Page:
Wednesday, 13 November 2013

Book #60 The White Princess by Philippa Gregory

The White Princess

Length Of Time In Possession : A day

The White Princess is the latest installment of the Cousins War Saga, picking up where The Kingsmaker's Daughter left off; Anne Neville and Richard the Third have died, and Henry Tudor has finally fulfilled his mothers desperate single minded determination to see him on the throne.

Margaret Beaufort the King's Mother, and Elizabeth the Dowager Queen have already made an alliance that would see Henry Tudor marry Elizabeth Of York thus cementing any doubts about his claim to power.

Here things get somewhat muddled I think, and a lot of people's characters get besmirched by the unfortunate authorial decisions Gregory makes. Firstly, young princess Elizabeth it seems would far rather be getting it on with her dead uncle than with her new young man. Allegations of incest between Richard III and Princess Elizabeth went unproved and seem entirely unlikely. They were probably largely invented by dramatists such as Shakespeare looking to paint Richard III in a poor light.

Next Henry Tudor turns rapist, determined to get Princess Elizabeth pregnant before marriage to prove she's not barren. Margaret Beaufort encourages this and Elizabeth Woodville complies and so the whole sorry affair reflects well on no-one. Elizabeth Woodville had 8 children and her mother before her had 12, it seems highly unlikely in those times that the fertility of the young princess would ever have been questioned, and also more than unlikely that the religious Margaret would have encouraged sex before marriage.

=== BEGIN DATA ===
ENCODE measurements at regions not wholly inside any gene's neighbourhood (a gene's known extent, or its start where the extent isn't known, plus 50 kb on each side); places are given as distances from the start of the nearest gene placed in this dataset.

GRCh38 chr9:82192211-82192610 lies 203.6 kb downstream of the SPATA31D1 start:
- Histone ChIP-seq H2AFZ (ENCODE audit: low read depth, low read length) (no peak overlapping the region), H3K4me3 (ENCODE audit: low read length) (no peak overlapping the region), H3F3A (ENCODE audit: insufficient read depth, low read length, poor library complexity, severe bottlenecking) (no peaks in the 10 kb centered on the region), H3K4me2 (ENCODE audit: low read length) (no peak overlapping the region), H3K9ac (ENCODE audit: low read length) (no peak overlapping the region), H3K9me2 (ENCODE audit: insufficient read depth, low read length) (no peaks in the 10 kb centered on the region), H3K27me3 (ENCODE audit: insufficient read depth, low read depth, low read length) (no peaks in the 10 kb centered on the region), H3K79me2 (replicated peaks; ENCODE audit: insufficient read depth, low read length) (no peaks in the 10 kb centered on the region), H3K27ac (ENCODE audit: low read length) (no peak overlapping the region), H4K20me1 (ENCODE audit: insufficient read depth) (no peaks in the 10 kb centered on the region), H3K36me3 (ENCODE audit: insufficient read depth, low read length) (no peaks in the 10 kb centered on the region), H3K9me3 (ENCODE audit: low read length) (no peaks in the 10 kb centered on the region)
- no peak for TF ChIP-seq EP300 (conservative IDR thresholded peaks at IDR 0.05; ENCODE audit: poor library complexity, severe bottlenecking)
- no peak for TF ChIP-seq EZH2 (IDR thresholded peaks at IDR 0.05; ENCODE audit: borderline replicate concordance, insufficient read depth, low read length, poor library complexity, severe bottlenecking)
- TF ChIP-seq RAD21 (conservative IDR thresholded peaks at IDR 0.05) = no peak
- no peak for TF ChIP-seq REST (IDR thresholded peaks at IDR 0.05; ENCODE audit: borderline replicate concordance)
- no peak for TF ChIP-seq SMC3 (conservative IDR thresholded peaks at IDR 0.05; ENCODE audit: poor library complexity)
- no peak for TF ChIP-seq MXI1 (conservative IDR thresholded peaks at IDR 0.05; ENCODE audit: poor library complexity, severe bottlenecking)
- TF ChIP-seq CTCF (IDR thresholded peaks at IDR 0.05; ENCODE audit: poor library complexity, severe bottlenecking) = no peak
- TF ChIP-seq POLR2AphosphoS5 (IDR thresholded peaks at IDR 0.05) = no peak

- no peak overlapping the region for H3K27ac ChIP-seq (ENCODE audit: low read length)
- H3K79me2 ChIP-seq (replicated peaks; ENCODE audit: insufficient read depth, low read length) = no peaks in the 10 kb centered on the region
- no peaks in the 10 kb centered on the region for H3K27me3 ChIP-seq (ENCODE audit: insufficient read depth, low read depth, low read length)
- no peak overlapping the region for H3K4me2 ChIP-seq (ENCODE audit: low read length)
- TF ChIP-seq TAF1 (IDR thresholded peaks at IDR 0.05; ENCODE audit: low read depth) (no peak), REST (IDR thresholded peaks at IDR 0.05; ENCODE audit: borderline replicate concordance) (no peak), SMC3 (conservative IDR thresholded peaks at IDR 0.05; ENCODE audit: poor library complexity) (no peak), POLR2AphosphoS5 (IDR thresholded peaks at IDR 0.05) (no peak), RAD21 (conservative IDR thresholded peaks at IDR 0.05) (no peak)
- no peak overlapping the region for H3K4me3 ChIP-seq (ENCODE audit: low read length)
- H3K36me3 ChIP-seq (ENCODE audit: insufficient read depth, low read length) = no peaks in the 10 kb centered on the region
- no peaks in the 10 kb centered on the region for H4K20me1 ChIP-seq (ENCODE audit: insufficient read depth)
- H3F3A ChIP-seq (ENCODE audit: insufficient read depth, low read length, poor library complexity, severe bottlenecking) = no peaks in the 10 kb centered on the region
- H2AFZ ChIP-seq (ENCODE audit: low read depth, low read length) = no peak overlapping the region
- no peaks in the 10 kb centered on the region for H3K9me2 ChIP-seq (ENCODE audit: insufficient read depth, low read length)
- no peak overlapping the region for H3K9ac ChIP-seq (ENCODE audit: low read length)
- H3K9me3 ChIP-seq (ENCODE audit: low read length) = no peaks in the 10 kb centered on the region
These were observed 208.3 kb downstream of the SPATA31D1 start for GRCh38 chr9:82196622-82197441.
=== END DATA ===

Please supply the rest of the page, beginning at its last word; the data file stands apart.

Following their poor start Henry and Elizabeth have a difficult relationship flying in the face of what is known of them historically. Unlike her mother, Elizabeth Of York is not a power player in her own right and does not really carve out a path of any interest for herself. There is very little hint at the powers of the water goddess that her mother and grandmother had except in being warned of death. The court is controlled by the King's Mother and so Elizabeth has little to do.

The plot itself becomes exceptionally repetitive. During the novel The White Queen Gregory gave us the idea that one of The Princes In The Tower : Richard in fact survived, a theory that given later events seems quite likely. Throughout his reign Henry is chased by the spectre of 'the boy' and pretty much the entire novel is devoted to various boys popping up out of the woodwork claiming to be Richard Plantagenet. As each of these emerge, Henry rants at Elizabeth she simpers about not knowing anything, the pretender is defeated and it all starts again. This wears thin.

I do find the idea that Richard survived plausible and certainly of these Pretenders, the one they called Perkin Warbeck may well have been the real thing which is pretty much what is suggested here.

In the end I think that possibly the things that I found the most interesting about The White Princess are the continuation of the idea that Elizabeth effectively cursed her own line by accident & that this book in itself acts as a natural conduit between Gregory's Cousins War and her Tudor Saga the next story chronologically being that of Catherine Of Aragon in 'The Constant Princess' whose marriage to Prince Arthur is being prepared for at the close of this novel.

Not perfect by any means, but still another enjoyable addition to the canon.

Verdict 7/10

Destination : ebook storage

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